“Stranger danger” has been a popular lesson parents have ingrained in their children for decades.
In this lesson, children are taught to never approach people they don’t know, speak to people they don’t know, or accept any gifts from strangers in an effort to keep their children safe from outside predators with sinister intentions.
A 2017 U.S. survey done by home security firm A Secure Life on the biggest fears of parents revealed that 25 per cent of parents still fear someone will hurt or attack their child, while 14 per cent fear their kids will be kidnapped or abducted.
“We’re constantly told through the media how everything is scary and people are horrible,” parenting expert Julie Freedman-Smith of Parenting Power says. “But if a bad thing happens and the media chooses to report on it, it’s because something like that doesn’t happen very often. Yet, because we see the news at every quarter hour, we’re thinking these things are happening a lot more often than they are.”
In fact, of the 41,342 reports of missing children in Canada in 2014, only 29 were related to a stranger abduction while 122 were for a parental abduction, the RCMP reports.
So could this black-and-white approach to children’s safety be outdated, and even more harmful than not? Some parenting experts argue that it is.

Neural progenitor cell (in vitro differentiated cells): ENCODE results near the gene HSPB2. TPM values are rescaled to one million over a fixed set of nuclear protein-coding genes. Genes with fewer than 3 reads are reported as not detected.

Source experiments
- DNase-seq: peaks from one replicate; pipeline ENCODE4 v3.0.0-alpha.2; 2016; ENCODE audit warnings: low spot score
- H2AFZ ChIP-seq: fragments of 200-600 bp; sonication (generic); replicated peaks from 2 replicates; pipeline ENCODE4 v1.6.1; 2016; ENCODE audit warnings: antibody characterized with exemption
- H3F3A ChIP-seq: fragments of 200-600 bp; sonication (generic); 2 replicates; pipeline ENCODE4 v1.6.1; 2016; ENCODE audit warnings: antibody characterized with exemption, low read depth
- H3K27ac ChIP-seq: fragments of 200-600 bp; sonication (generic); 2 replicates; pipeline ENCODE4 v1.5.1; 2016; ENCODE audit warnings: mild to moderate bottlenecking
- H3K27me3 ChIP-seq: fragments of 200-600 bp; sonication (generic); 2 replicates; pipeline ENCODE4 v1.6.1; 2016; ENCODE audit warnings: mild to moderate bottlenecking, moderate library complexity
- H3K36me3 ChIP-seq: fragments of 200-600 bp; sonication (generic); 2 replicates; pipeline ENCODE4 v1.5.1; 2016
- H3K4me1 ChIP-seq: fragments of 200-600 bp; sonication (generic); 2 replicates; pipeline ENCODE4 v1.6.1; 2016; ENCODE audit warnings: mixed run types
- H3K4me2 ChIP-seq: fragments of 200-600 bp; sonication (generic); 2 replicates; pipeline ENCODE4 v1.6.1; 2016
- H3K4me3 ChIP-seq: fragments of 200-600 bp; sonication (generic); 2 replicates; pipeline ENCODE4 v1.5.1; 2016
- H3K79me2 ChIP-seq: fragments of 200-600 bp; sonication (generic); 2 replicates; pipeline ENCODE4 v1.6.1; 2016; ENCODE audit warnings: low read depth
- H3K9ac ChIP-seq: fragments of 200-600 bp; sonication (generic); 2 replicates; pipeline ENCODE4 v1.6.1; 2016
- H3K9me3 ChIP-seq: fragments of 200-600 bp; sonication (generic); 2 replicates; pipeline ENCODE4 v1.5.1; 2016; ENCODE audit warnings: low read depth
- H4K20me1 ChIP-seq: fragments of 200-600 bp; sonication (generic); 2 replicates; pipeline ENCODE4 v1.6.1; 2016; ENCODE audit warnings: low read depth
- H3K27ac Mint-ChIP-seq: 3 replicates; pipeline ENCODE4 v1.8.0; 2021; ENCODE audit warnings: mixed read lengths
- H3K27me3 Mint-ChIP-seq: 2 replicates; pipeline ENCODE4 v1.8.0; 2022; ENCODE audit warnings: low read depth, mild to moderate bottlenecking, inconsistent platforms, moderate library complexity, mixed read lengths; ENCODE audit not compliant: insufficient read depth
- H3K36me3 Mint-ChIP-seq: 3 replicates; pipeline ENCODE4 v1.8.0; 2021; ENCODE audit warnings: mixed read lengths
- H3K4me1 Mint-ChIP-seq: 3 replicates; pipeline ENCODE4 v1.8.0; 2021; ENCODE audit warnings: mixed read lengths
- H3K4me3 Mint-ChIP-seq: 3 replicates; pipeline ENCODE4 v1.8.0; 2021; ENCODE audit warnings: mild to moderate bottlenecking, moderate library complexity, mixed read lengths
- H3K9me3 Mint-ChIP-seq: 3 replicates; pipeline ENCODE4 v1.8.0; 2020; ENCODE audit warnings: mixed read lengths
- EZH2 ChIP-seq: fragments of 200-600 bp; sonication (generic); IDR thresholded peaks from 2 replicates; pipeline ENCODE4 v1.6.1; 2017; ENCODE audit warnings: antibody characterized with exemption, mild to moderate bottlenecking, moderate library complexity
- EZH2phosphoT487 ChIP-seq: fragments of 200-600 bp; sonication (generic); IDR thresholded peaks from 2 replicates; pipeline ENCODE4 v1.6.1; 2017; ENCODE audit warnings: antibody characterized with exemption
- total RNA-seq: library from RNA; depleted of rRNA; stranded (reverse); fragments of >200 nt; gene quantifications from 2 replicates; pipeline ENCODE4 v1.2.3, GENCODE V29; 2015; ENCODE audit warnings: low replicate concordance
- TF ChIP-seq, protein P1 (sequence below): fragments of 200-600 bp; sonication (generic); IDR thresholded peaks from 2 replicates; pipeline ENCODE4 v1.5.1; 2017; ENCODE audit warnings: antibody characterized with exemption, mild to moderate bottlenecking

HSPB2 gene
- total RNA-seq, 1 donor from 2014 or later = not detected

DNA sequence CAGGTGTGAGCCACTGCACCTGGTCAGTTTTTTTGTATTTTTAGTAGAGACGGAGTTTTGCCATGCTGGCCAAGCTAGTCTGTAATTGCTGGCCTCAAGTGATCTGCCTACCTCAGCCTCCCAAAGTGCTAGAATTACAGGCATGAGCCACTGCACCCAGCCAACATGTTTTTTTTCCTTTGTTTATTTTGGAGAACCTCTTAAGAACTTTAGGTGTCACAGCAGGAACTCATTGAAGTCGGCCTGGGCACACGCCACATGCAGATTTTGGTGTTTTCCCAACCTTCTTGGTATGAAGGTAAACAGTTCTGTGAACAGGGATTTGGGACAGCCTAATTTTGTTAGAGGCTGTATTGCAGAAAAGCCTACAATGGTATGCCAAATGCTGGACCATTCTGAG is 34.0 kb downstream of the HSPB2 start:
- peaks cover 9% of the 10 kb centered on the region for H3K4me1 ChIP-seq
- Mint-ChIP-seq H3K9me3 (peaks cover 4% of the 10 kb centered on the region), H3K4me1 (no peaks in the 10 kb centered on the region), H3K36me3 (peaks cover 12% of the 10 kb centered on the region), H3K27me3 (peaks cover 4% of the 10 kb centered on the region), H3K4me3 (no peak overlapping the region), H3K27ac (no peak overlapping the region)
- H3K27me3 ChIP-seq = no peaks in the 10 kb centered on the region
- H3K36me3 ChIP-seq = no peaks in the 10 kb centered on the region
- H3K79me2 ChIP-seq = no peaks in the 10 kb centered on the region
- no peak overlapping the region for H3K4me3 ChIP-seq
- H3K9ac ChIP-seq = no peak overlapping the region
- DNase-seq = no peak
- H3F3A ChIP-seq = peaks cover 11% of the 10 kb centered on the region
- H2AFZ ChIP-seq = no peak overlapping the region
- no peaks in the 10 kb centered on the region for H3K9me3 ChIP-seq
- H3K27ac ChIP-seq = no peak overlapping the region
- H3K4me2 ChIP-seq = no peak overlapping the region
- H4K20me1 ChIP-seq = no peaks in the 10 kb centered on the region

By painting all strangers as dangerous, Freedman-Smith says, parents may be inadvertently teaching their children not to seek out help from someone should they need it and no one they know is around.
Instead, parents need to teach their children the difference between a trusted stranger they can go to in case they need help, and a potentially dangerous stranger they should avoid.
This can be done by explaining to children that should they be in trouble, they should seek out someone in uniform. This could be a police officer or a store employee, for example.
Also remind children that an adult would never seek the help of a child. So should an adult come up to them and ask them to help them look for something like a lost pet, they need to run to an adult they know or someone they were told they could trust.
As well, parents should think about running practice drills when out with their child. Point to people and ask them if they believe they should go to them in case of an emergency, and then explain to them why they were right or wrong in their choice. Apply this practice in different scenarios, like waking to school, going shopping and playing at the park, for example.
However, teaching kids about handling strangers shouldn’t be confined to the outside world. Think about talking to your kids about online safety as well when it comes to strangers, Freedman-Smith adds.
Parents should be monitoring their child’s online activity first of all, she says, and ground rules for computer time should be applied.
For example, parents of children who are of an appropriate age to have computer time should tell their kids they are not allowed to talk to strangers over the internet. Any decisions involving an arranged meeting should be a family decision, and nothing should be kept a secret. Also discuss with them the importance of not sharing personal videos or photos online.